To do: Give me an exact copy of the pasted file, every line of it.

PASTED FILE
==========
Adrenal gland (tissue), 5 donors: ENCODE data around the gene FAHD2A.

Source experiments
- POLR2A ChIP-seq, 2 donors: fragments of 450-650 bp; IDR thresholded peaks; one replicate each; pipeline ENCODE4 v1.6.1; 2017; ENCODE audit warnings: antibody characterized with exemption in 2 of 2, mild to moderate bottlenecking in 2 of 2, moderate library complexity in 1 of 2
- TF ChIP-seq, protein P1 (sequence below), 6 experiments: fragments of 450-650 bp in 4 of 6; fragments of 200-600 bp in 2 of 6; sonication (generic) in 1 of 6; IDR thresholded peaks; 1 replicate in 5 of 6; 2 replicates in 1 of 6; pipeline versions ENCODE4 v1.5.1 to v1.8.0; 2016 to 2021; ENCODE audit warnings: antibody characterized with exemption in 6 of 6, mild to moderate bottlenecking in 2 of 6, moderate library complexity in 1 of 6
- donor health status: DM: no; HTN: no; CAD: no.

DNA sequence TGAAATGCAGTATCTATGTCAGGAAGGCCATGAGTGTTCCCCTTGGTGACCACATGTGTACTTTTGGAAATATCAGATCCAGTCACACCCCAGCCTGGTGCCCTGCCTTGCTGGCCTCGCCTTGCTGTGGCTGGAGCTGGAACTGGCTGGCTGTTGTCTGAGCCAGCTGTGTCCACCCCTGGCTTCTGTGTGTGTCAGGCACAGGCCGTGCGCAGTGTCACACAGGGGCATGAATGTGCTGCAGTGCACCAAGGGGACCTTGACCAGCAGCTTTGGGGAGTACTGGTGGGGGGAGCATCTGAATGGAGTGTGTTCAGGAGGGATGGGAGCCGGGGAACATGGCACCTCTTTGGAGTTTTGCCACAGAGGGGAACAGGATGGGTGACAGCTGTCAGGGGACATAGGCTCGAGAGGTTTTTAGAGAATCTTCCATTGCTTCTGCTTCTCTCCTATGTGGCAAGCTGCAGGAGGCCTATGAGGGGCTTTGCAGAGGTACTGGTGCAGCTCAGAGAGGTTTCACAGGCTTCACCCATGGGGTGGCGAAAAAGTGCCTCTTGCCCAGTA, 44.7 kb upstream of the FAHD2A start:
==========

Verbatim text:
Adrenal gland (tissue), 5 donors: ENCODE data around the gene FAHD2A.

Source experiments
- POLR2A ChIP-seq, 2 donors: fragments of 450-650 bp; IDR thresholded peaks; one replicate each; pipeline ENCODE4 v1.6.1; 2017; ENCODE audit warnings: antibody characterized with exemption in 2 of 2, mild to moderate bottlenecking in 2 of 2, moderate library complexity in 1 of 2
- TF ChIP-seq, protein P1 (sequence below), 6 experiments: fragments of 450-650 bp in 4 of 6; fragments of 200-600 bp in 2 of 6; sonication (generic) in 1 of 6; IDR thresholded peaks; 1 replicate in 5 of 6; 2 replicates in 1 of 6; pipeline versions ENCODE4 v1.5.1 to v1.8.0; 2016 to 2021; ENCODE audit warnings: antibody characterized with exemption in 6 of 6, mild to moderate bottlenecking in 2 of 6, moderate library complexity in 1 of 6
- donor health status: DM: no; HTN: no; CAD: no.

DNA sequence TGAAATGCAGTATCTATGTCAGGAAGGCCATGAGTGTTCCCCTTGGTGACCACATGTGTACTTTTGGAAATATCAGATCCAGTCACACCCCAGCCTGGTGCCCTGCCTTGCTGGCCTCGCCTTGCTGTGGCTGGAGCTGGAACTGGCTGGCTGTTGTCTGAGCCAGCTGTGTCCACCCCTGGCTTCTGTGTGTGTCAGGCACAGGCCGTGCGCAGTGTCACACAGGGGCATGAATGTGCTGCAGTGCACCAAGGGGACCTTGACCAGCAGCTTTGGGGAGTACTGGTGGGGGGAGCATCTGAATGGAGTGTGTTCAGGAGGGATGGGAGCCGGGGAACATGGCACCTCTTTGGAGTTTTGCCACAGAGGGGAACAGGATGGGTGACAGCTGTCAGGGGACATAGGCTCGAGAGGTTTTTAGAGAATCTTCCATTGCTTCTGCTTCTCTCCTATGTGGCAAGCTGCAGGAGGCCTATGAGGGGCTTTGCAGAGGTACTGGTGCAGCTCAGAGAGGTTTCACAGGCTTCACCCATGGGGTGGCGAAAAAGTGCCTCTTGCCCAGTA, 44.7 kb upstream of the FAHD2A start: